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The Aftermath Of Catastrophes: Valuing Business Interruption Insurance Losses, Chris French Jan 2014

The Aftermath Of Catastrophes: Valuing Business Interruption Insurance Losses, Chris French

Journal Articles

With the onslaught of tornadoes, hurricanes, and floods in recent years, business interruption losses have been staggering. Many businesses do not survive such catastrophes. Even business owners that purchased business interruption insurance, which is intended to ensure that a business’s revenue stream continues during an interruption in its operations, often find that their insurers have dramatically different views regarding the amount of the losses that should be reimbursed. The reason for this disparity in views is that the loss valuation provisions in business interruption insurance policies provide very little guidance regarding how business interruption losses should be calculated. Thus ...


The “Ensuing Loss” Clause In Insurance Policies: The Forgotten And Misunderstood Antidote To Anti-Concurrent Causation Exclusions, Chris French Jan 2012

The “Ensuing Loss” Clause In Insurance Policies: The Forgotten And Misunderstood Antidote To Anti-Concurrent Causation Exclusions, Chris French

Journal Articles

As a result of the 1906 earthquake and fire in San Francisco which destroyed the city, a clause known as the “ensuing loss” clause was created to address concurrent causation situations in which a loss follows both a covered peril and an excluded peril. Ensuing loss clauses appear in the exclusions section of such policies and in essence they provide that coverage for a loss caused by an excluded peril is nonetheless covered if the loss “ensues” from a covered peril. Today, ensuing loss clauses are found in “all risk” property and homeowners policies, which cover all losses except for ...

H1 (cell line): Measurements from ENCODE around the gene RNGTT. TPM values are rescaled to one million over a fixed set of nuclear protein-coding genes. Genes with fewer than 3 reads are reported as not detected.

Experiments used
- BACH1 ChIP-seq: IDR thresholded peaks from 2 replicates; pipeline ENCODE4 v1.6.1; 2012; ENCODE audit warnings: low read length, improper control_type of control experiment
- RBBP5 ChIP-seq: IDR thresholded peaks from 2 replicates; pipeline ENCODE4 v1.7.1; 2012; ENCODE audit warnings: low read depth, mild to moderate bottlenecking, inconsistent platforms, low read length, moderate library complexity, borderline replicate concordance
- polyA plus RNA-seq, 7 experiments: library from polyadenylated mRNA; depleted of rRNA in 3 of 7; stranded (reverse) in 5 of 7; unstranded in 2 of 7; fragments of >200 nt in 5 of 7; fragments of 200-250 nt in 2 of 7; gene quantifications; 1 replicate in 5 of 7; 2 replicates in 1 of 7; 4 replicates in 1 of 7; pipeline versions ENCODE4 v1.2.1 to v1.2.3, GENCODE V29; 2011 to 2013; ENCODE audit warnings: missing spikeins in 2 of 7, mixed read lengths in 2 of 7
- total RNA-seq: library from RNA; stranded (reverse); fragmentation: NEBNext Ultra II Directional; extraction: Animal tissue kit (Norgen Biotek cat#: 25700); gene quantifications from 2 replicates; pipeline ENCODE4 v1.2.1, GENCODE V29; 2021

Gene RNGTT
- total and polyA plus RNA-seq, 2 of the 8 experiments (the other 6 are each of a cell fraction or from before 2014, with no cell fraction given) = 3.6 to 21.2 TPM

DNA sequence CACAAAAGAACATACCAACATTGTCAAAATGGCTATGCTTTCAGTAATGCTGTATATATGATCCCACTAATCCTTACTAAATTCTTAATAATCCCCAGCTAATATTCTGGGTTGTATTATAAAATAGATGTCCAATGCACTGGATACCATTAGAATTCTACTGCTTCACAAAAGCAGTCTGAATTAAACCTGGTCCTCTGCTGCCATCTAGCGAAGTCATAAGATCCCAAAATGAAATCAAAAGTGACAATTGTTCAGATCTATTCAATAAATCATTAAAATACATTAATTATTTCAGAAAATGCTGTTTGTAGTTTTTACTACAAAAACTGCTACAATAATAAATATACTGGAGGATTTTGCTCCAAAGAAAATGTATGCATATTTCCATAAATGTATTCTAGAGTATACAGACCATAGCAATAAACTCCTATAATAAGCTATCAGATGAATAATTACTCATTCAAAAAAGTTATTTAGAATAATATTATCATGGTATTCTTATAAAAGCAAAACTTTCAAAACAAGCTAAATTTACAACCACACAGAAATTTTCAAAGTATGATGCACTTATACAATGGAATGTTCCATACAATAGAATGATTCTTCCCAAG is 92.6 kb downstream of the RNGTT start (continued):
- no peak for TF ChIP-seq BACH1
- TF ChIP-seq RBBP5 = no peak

Aging America, Thomas L. Shaffer Jan 2007

Aging America, Thomas L. Shaffer

Journal Articles

Professor Sarah Harper's assessment of the legal, political, medical, and economic issues associated with old age in the United States heralded the theme for this Symposium, "Aging America." Her analysis turns, as she puts it, on "a fundamental shift in the demographic structure of society. No longer will it be the norm to have large numbers of young and small numbers of old,"1 as it was when I was a boy (age 11 on V.J. Day, 1945).

"Rather, we are entering a world where age groups will be distributed more or less equally across society-an age-symmetric society ...


Ranks And Rivals: A Theory Of Competition, Avishalom Tor, Stephen M. Garcia, Richard Gonzalez Jan 2006

Ranks And Rivals: A Theory Of Competition, Avishalom Tor, Stephen M. Garcia, Richard Gonzalez

Journal Articles

Social comparison theories typically assume a comparable degree of competition between commensurate rivals on a mutually important dimension. In contrast, however, the following set of studies reveals that the degree of competition between such rivals depends on their proximity to a standard. Studies 1-3 test the prediction that individuals become more competitive and less willing to maximize profitable joint gains when they and their commensurate rivals are highly ranked (e.g., #2 vs. #3) than when they are not (e.g., #202 vs. #203). Studies 4-6 then generalize these findings, showing that the degree of competition increases not only for ...


Book Review, G. Marcus Cole Jan 1993

Book Review, G. Marcus Cole

Journal Articles

G. Marcus Cole provides a thorough review of Towards a Post-Apartheid Future: Political & Economic Relations in Southern Africa by Gavin Maasdorp & Alan Whiteside (New York: St. Martin's Press, 1992).


Afterword: Contracts And Uncertainty, Walter F. Pratt Jan 1983

Afterword: Contracts And Uncertainty, Walter F. Pratt

Journal Articles

No abstract provided.